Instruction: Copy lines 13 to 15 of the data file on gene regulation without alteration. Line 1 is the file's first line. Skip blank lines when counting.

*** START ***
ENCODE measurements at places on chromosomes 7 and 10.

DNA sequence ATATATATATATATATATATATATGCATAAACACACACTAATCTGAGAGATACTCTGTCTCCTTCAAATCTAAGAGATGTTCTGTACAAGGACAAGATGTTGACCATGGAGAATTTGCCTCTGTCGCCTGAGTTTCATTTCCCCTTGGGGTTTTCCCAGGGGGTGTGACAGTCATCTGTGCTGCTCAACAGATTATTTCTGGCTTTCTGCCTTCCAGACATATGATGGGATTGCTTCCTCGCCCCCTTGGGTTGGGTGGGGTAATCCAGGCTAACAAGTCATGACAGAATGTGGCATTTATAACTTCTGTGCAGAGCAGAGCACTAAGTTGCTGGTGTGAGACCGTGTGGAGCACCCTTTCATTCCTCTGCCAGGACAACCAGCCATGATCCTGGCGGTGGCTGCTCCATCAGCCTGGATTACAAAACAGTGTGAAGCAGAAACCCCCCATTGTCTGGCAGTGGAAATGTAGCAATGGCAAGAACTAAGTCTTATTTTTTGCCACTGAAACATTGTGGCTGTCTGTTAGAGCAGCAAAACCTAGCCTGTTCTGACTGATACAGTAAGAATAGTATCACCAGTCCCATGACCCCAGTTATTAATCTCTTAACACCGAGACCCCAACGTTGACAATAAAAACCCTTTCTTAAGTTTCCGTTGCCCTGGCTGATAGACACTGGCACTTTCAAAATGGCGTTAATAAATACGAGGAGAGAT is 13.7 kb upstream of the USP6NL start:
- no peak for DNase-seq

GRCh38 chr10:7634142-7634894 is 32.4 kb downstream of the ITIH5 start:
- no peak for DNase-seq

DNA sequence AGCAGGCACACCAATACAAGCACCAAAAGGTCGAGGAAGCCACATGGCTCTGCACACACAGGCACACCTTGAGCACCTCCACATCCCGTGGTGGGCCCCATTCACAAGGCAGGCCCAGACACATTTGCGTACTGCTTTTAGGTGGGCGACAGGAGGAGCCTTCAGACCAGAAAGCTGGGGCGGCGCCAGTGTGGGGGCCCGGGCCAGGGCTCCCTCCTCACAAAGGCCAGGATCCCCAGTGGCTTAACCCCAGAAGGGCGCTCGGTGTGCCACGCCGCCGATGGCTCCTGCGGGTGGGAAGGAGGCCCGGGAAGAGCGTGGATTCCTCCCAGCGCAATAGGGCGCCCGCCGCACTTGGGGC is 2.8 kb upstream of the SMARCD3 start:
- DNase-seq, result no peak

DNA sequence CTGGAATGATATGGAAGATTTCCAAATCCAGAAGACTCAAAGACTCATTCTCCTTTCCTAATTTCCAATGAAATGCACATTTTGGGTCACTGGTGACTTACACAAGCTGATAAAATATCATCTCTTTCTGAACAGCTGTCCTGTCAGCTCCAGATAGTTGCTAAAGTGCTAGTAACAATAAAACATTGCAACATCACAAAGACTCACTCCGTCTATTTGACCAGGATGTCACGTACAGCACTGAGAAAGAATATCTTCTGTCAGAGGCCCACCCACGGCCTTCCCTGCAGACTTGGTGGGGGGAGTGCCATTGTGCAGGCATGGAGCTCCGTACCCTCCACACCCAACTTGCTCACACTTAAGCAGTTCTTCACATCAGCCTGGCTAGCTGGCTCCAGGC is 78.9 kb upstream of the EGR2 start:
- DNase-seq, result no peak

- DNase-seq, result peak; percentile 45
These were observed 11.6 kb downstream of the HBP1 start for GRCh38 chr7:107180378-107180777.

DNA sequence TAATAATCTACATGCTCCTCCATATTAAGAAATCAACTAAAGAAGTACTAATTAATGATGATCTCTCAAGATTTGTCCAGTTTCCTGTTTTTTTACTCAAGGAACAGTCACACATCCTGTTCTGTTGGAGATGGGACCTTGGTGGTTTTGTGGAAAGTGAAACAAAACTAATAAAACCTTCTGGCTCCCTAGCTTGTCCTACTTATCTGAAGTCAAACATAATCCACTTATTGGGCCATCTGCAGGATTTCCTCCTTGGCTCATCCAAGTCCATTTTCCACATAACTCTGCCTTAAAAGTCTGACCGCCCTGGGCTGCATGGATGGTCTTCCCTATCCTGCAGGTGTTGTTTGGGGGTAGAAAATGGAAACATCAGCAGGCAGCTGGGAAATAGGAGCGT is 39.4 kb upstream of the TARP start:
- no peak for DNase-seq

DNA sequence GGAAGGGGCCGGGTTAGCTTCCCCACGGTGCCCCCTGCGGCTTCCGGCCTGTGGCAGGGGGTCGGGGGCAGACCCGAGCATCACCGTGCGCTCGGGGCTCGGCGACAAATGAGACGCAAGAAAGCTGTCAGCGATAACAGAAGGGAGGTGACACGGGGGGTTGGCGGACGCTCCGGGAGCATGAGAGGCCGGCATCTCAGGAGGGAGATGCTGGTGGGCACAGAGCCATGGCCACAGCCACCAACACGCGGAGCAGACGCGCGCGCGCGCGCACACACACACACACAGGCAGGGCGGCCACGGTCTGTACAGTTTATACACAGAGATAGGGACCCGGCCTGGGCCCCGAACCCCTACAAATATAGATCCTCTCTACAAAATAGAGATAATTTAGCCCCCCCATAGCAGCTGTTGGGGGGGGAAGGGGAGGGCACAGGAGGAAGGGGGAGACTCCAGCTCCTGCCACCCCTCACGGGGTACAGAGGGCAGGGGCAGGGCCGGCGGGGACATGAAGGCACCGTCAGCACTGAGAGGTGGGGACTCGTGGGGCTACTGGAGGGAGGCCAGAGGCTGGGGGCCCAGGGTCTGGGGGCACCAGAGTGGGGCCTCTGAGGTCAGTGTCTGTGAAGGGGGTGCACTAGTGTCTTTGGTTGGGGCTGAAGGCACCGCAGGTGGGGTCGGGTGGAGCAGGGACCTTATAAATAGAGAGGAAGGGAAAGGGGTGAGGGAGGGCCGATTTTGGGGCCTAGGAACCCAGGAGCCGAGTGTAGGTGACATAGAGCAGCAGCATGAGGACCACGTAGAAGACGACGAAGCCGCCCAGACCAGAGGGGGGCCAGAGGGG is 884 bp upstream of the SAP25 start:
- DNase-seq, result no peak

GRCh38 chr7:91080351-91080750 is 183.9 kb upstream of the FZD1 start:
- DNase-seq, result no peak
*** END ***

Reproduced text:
- no peak for DNase-seq

DNA sequence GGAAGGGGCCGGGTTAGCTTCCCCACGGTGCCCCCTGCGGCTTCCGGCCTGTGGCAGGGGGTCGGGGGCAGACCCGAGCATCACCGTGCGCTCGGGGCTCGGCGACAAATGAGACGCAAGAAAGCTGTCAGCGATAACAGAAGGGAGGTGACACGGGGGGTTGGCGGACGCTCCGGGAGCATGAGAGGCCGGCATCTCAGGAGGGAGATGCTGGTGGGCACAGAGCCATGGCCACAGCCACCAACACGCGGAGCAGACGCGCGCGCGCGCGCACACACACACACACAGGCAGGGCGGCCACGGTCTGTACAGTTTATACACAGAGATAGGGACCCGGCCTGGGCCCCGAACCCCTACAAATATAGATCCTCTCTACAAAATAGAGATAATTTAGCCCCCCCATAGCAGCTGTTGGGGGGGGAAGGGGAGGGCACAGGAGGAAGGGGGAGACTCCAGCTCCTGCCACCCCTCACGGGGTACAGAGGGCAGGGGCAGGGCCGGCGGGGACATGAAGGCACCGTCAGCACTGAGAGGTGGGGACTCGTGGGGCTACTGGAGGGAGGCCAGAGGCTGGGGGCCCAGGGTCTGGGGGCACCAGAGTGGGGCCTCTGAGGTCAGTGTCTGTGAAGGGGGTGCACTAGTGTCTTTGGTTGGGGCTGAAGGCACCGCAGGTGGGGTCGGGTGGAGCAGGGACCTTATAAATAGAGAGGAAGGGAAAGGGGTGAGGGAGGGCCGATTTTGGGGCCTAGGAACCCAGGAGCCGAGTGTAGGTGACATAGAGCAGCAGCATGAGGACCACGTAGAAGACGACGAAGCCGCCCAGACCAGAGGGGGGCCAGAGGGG is 884 bp upstream of the SAP25 start:
- DNase-seq, result no peak